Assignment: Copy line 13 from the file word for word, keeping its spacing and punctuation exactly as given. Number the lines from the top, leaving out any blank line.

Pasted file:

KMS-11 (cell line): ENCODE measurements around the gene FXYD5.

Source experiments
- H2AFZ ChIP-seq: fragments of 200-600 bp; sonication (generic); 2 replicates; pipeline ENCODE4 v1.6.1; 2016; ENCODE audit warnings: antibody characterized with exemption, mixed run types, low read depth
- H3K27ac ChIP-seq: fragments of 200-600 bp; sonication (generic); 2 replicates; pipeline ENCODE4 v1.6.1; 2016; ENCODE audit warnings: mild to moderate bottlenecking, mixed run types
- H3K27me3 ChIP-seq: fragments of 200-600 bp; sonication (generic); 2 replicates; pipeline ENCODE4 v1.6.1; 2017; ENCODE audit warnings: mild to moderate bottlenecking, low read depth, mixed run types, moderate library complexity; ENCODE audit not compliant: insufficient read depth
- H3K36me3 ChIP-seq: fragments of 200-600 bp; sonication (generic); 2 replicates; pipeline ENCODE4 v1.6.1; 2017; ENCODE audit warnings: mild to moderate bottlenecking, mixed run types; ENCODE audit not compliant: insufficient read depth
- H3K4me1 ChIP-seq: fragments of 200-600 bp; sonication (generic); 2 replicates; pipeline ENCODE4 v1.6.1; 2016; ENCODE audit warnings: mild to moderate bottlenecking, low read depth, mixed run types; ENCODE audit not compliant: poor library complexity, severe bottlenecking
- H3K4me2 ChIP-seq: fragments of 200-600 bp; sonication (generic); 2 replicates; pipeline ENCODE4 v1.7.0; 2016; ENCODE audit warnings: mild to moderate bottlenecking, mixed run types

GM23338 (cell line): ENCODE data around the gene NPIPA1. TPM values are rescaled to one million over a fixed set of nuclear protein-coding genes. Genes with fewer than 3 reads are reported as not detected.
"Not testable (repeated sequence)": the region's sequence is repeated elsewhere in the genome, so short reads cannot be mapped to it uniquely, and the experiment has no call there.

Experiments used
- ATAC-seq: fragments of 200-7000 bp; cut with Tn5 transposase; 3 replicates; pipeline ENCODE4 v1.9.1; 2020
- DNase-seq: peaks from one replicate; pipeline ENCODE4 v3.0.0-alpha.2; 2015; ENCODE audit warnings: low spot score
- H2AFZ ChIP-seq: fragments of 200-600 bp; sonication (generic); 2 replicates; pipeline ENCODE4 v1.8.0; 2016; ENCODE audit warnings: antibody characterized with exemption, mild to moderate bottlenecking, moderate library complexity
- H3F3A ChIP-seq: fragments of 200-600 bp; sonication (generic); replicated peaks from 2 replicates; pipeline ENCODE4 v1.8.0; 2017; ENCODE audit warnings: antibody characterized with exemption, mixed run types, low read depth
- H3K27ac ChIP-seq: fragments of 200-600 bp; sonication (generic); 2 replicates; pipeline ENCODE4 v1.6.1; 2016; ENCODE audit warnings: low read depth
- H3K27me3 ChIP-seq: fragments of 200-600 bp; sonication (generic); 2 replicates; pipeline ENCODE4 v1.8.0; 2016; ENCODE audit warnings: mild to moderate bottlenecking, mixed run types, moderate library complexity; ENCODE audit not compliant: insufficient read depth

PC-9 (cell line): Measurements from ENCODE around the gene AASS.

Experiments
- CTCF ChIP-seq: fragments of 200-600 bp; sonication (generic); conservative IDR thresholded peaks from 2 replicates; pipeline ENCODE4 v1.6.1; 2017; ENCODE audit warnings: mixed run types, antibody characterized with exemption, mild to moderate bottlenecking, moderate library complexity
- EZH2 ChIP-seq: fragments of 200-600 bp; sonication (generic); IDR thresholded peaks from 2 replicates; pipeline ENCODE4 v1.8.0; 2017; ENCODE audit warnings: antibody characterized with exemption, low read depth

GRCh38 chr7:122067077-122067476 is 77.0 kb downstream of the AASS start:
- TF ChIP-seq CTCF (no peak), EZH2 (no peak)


- DNase-seq: peaks from one replicate; pipeline ENCODE4 v3.0.0-alpha.2; 2015; ENCODE audit warnings: low spot score